Democrats have overwhelmingly indicated that above all they want a candidate who can win, and residue from Clinton’s loss to Trump has raised questions about whether a woman can defeat him. It’s an issue Warren has also had to deal with.

“Sadly for many voters, she may not fit the template of a U.S. president despite a strong record and national profile,” said Democratic strategist Basil Smikle. “Her race and gender put her in conversations to be someone’s No. 2 but not top of the ticket.” 

In recent days, Harris has begun to have a public dialogue about electability. And she did break into the cable news discussion when she was asked about whether she’d be a good vice presidential pick. 

“I think Joe Biden would be a great running mate — as vice president, he’s proven that he knows how to do the job,” she said. 

Harris has cranked up the volume on Trump, calling him out for trying to incite “domestic terrorism.” 

She joined Warren in calling for Trump’s impeachment, a move some of her opponents have been reticent to take. 

Earlier this month, she also made headlines when she grilled Attorney General William BarrWilliam Pelham BarrUS attorney blames Philadelphia DA for 'culture of disrespect' that led to police shootings GOP senators call for Barr to release full results of Epstein investigation Nadler subpoenas Lewandowski, former White House official for testimony MORE during his testimony before the Senate Judiciary Committee. 

“Has the president or anyone at the White House ever asked or suggested you open an investigation into anyone?” Harris asked Barr. 

When the attorney general said he was grappling with the word “suggest,” Harris swapped words.

“Hinted? Inferred?” she pressed.   

The questions drew a smile from her 2020 opponent Cory BookerCory Anthony BookerSteve King to Gillibrand: Odds of me resigning same as yours of winning presidential nomination We need a climate plan for agriculture 2020 Democrats urge Israel to reverse decision banning Omar, Tlaib visit MORE, the New Jersey Democrat seated next to her on the panel.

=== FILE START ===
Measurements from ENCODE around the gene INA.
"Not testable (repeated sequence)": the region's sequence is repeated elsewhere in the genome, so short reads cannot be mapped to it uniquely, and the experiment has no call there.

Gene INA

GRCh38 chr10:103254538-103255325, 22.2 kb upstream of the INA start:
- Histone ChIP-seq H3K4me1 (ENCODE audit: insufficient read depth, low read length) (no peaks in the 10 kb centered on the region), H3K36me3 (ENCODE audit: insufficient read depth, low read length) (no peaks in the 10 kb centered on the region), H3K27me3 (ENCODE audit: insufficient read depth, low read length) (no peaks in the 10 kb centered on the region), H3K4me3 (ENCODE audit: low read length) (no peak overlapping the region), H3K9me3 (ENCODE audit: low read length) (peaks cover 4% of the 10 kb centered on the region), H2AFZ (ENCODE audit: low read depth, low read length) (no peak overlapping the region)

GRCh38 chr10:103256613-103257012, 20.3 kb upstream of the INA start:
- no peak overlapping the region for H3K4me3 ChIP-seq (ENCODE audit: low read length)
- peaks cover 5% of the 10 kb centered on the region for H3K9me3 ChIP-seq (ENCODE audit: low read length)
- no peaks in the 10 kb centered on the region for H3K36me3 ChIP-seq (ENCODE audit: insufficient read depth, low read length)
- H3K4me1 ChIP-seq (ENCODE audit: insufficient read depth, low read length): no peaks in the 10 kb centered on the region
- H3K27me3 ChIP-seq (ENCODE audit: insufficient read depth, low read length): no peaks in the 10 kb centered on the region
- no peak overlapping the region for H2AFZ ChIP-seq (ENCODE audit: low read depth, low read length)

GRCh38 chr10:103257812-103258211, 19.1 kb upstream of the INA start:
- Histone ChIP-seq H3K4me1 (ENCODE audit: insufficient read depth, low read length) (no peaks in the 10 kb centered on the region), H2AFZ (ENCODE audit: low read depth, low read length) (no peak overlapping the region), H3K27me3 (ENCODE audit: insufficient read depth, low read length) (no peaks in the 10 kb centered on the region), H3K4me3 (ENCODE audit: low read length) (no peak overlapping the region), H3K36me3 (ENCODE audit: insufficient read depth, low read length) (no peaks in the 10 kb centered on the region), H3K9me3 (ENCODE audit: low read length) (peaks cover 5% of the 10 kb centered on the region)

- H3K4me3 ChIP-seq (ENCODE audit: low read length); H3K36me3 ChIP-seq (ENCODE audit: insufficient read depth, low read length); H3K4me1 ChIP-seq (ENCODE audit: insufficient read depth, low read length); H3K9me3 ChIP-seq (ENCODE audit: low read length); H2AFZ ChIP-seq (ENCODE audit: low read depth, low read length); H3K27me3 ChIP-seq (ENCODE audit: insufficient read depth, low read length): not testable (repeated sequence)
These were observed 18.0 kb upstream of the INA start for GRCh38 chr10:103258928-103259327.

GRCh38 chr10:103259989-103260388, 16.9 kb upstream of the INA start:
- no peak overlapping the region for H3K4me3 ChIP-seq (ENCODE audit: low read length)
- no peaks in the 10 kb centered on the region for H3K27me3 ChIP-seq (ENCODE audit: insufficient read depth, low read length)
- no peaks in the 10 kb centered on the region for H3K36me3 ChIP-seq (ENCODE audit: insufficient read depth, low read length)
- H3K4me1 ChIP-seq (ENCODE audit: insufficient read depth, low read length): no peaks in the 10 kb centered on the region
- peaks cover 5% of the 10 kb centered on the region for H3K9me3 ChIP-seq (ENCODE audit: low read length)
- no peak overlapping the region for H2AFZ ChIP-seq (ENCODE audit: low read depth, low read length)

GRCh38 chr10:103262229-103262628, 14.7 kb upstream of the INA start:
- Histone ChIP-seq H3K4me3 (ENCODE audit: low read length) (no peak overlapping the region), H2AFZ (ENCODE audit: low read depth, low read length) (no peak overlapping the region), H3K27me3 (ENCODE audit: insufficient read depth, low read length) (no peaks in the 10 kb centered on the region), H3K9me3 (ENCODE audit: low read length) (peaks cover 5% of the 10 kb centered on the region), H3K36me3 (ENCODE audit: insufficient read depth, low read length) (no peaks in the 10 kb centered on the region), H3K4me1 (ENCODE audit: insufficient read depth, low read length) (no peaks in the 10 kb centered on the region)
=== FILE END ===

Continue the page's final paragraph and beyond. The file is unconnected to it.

Democrats say she needs many more moments like those if she is to get traction in the race.

“As she’s on the campaign trail she just needs to keep showing the savage wit that Trump is complaining about and her prosecutorial questioning burns that get her viral video moments during the congressional hearings,” said Democratic strategist Eddie Vale, who is not affiliated with any presidential campaign.

Vale added that the challenge Harris is facing “isn’t unique to her but emblematic of what most of the field is dealing with in trying to find ways to break through in a 24-candidate WWE Royal Rumble.” 

Other strategists say Harris needs to work more on getting attention.

Vale said recent policy proposals on equal pay and pay for teachers has earned Harris “some good attention,” but others say she needs to be more consistent.

“Breaking through in this media environment is hard, and those who are succeeding so far are the candidates who have picked a lane and stuck with it,” said one political strategist who worked on former President Obama’s presidential campaigns.

While all candidates will inevitably have their ups and downs on the campaign trail, the strategist added that Harris has been “using the strategy another candidate used last week, rather than charting her own path.”

CNN host S.E. Cupp said on her show recently that Harris “needs to zero in on a strong message that sets her apart and then just stay the course.”

While aides to Harris acknowledge that Biden and Sanders are the current front-runners, fluctuation in the field behind them suggests voters are still in the getting-to-know-you phase of the campaign and there’s room to move up.

A good performance at next month’s initial debates could give Harris a boost, solidifying her top tier status, they say.

“It’s still very early, she’s very smart and she has smart people around her,” said one ally. “She knows what she needs to do.”